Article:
Containerisation: not just for shipping!

Categories: 
Blake Wilkinson
22/07/2021
I’ve been in I.T. for more years than I care to admit.  Consequently, I’ve seen software delivery practices and system management practices come and go.  However, none have been as seismic which has changed my approach to delivery and run software as containerisation. 

There are horror stories of trying to release a change to one program, only to discover that another program (which has happily been chugging away in the background) has fallen over because they share a dependency.  Or maybe a defect released with a piece of software (it happens!) which could not be rolled back because it might take too long, so the only conceivable way of fixing something is to carry on moving forwards, leading to a protracted period of downtime and unstable releases.  Or a change that worked perfectly in development but does not work in production! 

But it means so much more than just running production workloads.  Testers frequently jump around different releases as they compare functionality quirks to pin down when a particular change started impacting on the smooth running of software.  It used to be difficult to test software in a sterile environment, where you could eliminate differences in base configuration as being the driving factor in the unexpected behaviour of your software. 

Think of containerisation as an astronaut on a space walk in their space suit.  Their space suit has everything they need to maintain their life - oxygen, temperature regulation and flexibility so they can perform the task at hand without too much restriction.  Their space suit is sealed off from the outside world.  Containers are very much like this.  They too are encapsulated and come with their own environment. 

Containerisation also comes with a great degree of flexibility.  You can choose to be very light touch, using docker run to launch individual containers on your host.  You can group them into services and take advantage of pre-configured internal networking and check your configurations into source control or simply have things repeatable and shareable by means of docker compose files.  Or you could go the whole way and use a container orchestration to manage fleets of containers on your public cloud (most public cloud providers have container orchestration, usually Kubernetes). Exactly how far down the rabbit hole you want to go is your discretion.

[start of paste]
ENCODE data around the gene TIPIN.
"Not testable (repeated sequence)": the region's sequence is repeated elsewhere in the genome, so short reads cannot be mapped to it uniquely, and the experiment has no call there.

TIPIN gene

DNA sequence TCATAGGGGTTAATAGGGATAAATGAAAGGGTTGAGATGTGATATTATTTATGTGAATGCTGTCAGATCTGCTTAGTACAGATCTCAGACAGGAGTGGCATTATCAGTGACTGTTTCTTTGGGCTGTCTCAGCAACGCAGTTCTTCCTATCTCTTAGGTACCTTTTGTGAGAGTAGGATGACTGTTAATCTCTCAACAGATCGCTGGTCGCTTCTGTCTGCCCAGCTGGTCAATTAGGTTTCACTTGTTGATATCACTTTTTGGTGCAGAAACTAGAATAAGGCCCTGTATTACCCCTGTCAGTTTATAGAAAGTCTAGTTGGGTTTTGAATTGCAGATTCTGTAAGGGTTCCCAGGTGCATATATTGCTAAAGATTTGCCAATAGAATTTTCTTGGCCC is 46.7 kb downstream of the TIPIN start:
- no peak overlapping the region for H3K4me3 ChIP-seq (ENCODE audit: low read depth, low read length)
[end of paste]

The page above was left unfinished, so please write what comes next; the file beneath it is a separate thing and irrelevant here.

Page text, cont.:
Continuing with the best practices of dev-ops, configuration is pulled forwards to the beginning of deployment and is stored as code, meaning it is repeatable –eminently testable.  Because containers are encapsulated, deployment and upgrade are greatly simplified, and the upgrade process is testable too.  Containers are immutable, meaning if one stops working, destroy it and launch a new one in its place.  Containers are specific.  When it does come to upgrading, launching a new container alongside the old and migrate traffic can be done at your own pace - big bang, or gradual and tested. 

A recent example was with investigating an issue with Panintelligence’s test team , who recently increased their adoption of docker.  They took a test image from a recent build and found it was not launching correctly.  They were seeing evidence in the logs that the application was not connecting properly to the repos database -which was a MariaDB configured to run externally from the application on another container, another win for containerisation!  Was the issue in the compose file? One line on the compose file was changed to point from the broken version to a previously released version and voila! the dashboard worked flawlessly, highlighting that the problem was in the new release.   

In the old world, uninstalling and reinstalling an old version might take 20 minutes, and there may be other hanging configuration which could sour the results of the test.  With containerisation, performing the switch with a simple edit of the compose file and a simple command, took just 2 minutes, confirming there was nothing left on the host which could have changed the results.  Moreover, because the configuration was stored in the compose file, it can be shared easily with anyone who wants it and they can easily reproduce the issue, meaning time to fix is reduced. 

If you’d like to try containerisation, you can ask to be whitelisted on Panintelligence’s “dockerhub” account, where each new release is published.  Upgrade can be as simple as pulling the new image and running it!  There are always best practices associated with containerisation, but the beauty part of it all is, it’s free and widely adopted, so there’s plenty of help out there… including the in-house containerisation evangelists! 

"There are horror stories of trying to release a change to one program, only to discover that another program (which has happily been chugging away in the background) has fallen over because they share a dependency. 
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